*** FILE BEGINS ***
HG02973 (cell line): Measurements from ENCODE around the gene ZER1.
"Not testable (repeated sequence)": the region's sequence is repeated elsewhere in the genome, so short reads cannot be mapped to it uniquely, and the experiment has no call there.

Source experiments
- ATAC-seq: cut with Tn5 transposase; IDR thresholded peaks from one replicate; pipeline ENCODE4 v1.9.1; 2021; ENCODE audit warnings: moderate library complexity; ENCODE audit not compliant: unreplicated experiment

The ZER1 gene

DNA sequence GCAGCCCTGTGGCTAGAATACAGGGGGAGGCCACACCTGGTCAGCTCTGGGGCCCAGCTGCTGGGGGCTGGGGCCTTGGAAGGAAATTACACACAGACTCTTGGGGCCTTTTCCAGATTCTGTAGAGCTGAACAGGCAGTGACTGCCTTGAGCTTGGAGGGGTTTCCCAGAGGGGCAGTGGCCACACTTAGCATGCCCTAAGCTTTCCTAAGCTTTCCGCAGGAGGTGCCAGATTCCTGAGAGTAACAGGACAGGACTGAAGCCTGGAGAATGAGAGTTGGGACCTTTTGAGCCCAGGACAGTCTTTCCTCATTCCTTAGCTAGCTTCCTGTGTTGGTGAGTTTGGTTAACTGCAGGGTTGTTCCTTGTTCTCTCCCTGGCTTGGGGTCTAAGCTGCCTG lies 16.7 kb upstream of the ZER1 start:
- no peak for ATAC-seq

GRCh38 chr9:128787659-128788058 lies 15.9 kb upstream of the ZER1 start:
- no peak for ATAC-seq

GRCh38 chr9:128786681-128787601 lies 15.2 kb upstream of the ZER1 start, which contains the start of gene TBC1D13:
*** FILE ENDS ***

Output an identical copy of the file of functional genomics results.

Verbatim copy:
HG02973 (cell line): Measurements from ENCODE around the gene ZER1.
"Not testable (repeated sequence)": the region's sequence is repeated elsewhere in the genome, so short reads cannot be mapped to it uniquely, and the experiment has no call there.

Source experiments
- ATAC-seq: cut with Tn5 transposase; IDR thresholded peaks from one replicate; pipeline ENCODE4 v1.9.1; 2021; ENCODE audit warnings: moderate library complexity; ENCODE audit not compliant: unreplicated experiment

The ZER1 gene

DNA sequence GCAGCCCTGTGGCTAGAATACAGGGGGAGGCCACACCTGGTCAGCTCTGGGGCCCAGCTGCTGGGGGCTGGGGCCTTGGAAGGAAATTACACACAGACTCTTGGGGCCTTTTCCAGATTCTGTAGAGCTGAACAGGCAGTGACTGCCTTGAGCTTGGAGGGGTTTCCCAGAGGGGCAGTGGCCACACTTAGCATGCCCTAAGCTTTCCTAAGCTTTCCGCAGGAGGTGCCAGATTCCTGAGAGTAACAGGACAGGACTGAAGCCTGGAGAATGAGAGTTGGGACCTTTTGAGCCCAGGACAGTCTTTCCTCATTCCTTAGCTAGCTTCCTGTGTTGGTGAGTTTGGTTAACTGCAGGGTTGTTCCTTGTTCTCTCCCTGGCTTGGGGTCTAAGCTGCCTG lies 16.7 kb upstream of the ZER1 start:
- no peak for ATAC-seq

GRCh38 chr9:128787659-128788058 lies 15.9 kb upstream of the ZER1 start:
- no peak for ATAC-seq

GRCh38 chr9:128786681-128787601 lies 15.2 kb upstream of the ZER1 start, which contains the start of gene TBC1D13: